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Jason Catania is an MLB Lead Writer for Bleacher Report who also contributes to ESPN The Magazine, ESPN Insider and MLB Rumor Central, focusing on baseball and fantasy content. When he was first introduced to fantasy baseball, Derek Jeter had 195 career hits, Jamie Moyer had 72 wins and Matt Stairs was on team No. 3. You can follow him on Twitter: @JayCat11

11 Responses to “Prospect Impact: Singleton, Rendon and Olt”

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  2. jdbolick says:

    I’ve said repeatedly that I do not like Mike Olt as a prospect because he already struggles with making contact on pitches in the zone (by major league standards), but choosing Berkman over him makes it appear that the Rangers have similar doubts.

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    • Jason Catania says:

      jdbolick: Olt certainly has flaws, contact struggles (especially against righties) and his already-old-for-a-prospect age chief among them. Still, he has the power to make a dent in fantasy, a la Will Middlebrooks last year. It’s just really tough to see how he gets an everyday job at the moment.

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      • Stuck in a slump says:

        Since when has 24 been ‘old for a prospect’? 23 is an appropriate age for AA, there’s nearly 2.5 pages of hitters with 100+ PA’s in AA according to Fangraphs, there are just over 3 pages of hitters meeting the 100+ PA’s behind them.

        There’s 2.5 pages of 23 year olds, at 30 per page that’s 75. There are 3 pages, plus a fourth that is just Machado meaning there were 91 hitters younger than 23 in AA with more than 100 PA’s and there are ~90 24 year olds that were returned.

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      • Jason Catania says:

        Stuck in a slump: Generally speaking, you’re right: 24 isn’t “old” — even for a prospect. But in context with regards to Olt, I could argue that he’s already 24, has yet to even play at Triple-A and has barely 1,000 plate appearances in the minors. Typically, high-end prospects — a category Olt falls into, in some people’s opinions — have already established themselves in the majors by the time they’re Olt’s age. Part of it, obviously, is that he went to college (UConn) and has missed time with various injuries. So he’s not “old,” but he’s also, in many ways, not as far along as are most 24-year-olds considered borderline elite prospects. That was the context rolling around in my head with the above response.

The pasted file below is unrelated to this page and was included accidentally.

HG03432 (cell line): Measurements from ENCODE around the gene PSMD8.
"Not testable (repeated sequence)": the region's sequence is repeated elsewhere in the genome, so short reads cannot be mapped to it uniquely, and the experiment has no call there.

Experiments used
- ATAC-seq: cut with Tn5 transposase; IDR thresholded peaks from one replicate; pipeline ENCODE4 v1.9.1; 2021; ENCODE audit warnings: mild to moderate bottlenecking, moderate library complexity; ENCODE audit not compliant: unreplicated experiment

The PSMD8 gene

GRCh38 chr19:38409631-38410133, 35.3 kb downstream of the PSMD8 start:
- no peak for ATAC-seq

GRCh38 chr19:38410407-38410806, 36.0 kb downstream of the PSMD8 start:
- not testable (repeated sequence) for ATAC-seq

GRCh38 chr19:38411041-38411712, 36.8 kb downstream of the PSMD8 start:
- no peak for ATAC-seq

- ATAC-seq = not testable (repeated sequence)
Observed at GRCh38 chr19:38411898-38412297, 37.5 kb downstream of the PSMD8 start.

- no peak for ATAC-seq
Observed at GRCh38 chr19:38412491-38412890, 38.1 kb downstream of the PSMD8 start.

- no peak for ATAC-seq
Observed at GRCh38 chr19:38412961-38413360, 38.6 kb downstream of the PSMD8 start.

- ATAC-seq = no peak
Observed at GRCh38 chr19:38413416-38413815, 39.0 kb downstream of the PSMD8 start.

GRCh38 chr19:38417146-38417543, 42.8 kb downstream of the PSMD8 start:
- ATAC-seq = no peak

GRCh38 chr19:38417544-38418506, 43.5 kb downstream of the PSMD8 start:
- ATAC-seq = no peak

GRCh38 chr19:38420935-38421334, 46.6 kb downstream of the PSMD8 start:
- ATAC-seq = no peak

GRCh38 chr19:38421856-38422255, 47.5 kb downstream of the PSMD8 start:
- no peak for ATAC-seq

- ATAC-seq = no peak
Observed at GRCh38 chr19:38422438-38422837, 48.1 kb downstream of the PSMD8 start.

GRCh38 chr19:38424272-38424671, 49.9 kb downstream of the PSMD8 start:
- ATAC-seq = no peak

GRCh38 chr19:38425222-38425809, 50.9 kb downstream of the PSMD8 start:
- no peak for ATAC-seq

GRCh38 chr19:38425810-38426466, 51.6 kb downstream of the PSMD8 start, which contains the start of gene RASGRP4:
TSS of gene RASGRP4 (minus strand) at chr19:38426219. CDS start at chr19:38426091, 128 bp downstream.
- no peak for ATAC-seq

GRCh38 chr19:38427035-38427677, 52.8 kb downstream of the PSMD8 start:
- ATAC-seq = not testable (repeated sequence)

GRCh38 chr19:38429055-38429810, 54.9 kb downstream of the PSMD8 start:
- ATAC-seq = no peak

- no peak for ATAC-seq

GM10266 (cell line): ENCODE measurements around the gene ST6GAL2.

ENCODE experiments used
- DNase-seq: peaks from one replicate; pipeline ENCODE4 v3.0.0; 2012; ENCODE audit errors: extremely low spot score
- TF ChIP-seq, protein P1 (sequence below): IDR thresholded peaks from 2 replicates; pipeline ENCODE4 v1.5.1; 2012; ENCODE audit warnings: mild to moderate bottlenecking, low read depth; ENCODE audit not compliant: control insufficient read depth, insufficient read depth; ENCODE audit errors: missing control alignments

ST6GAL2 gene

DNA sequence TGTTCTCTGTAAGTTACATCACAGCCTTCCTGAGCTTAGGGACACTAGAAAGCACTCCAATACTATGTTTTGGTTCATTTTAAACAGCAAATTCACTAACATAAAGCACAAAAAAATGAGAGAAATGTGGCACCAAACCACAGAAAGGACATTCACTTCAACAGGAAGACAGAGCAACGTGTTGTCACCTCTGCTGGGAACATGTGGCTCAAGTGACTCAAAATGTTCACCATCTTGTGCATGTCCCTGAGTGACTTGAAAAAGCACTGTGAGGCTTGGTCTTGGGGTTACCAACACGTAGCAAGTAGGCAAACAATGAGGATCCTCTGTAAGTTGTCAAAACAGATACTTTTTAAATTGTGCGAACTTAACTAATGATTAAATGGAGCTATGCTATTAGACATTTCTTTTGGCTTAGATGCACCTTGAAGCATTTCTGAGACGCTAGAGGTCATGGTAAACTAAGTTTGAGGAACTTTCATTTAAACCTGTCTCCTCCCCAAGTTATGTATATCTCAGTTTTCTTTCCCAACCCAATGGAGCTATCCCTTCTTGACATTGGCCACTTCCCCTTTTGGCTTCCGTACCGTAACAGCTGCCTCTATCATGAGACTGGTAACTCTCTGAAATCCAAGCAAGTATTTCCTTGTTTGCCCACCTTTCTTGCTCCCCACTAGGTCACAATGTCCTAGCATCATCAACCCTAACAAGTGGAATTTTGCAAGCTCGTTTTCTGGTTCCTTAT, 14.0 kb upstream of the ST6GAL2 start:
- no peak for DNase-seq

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      • Stuck in a slump says:

        I can’t begrudge him a lack of AAA playing time because he was called up to the majors in August, only to suffer from his planar fascitis.

        It would be reasonable to assume that if not due to the injury, he would have had much more playing time and most likely would have performed at an improved rate. It’s entirely possible that if it wasn’t for Beltre manning 3B and/or Olt’s foot problems last year that he would be opening with the Rangers this year. And why waste a guy’s arbitration clock if you’re not going to get the most out of him?

        There’s no doubt in my mind that his defensive prowess at 3B, combined with his impressive HR total in AA last year. He’s definitely top 100 material based on his decent bat and excellent 3B skills, but for fantasy purposes, he’s not going to be the mega prospect people think or want him to be.

        It also seems like the Rangers have been keeping his progress slow. I would have expected that a college player with his pedigree would have started in A+, or would have been moved a little more quickly to AA in 2011. This may be due to the Rangers wanting to make sure that they really polish his contact skills, or to prevent him from feeling overwhelmed by opposing pitchers, but that doesn’t make him any less of a blue chip prospect.

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    • Stan Gable says:

      Agree that he’s overrated in a nutshell & while he’s technically not ‘old’ for AA (in 2012, when the field is whittled to include only those who might be considered prospects he looks quite a bit older. The Rangers, a perennial contender seemingly, don’t owe Mike Olt anything & I think their signing of Lance Berkman makes sense for them in short term parlance.

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  3. jonkk says:

    I believe that at the point Houston puts Singleton on the 40-man roster the suspension no longer applies (major leaguers are not tested for “recreational” drugs). So there is the very good possibility that between now and the end of spring training roster room will be created and Singleton will be able to play from game one and, most likely, make his major league debut later this season.

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    • Freakshow says:

      I don’t think that’s correct. And even if it was he wasn’t going to start the year at the MLB level, he’s still be playing at AAA, even if he’s technically on the MLB roster.

      Also, considering baseball’s problems with alcohol and driving does anyone else think its stupid you can get a suspension for just smoking some pot, but go out get wasted then endanger dozens of people by driving home drunk, nothing happens.

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  4. jkadoch says: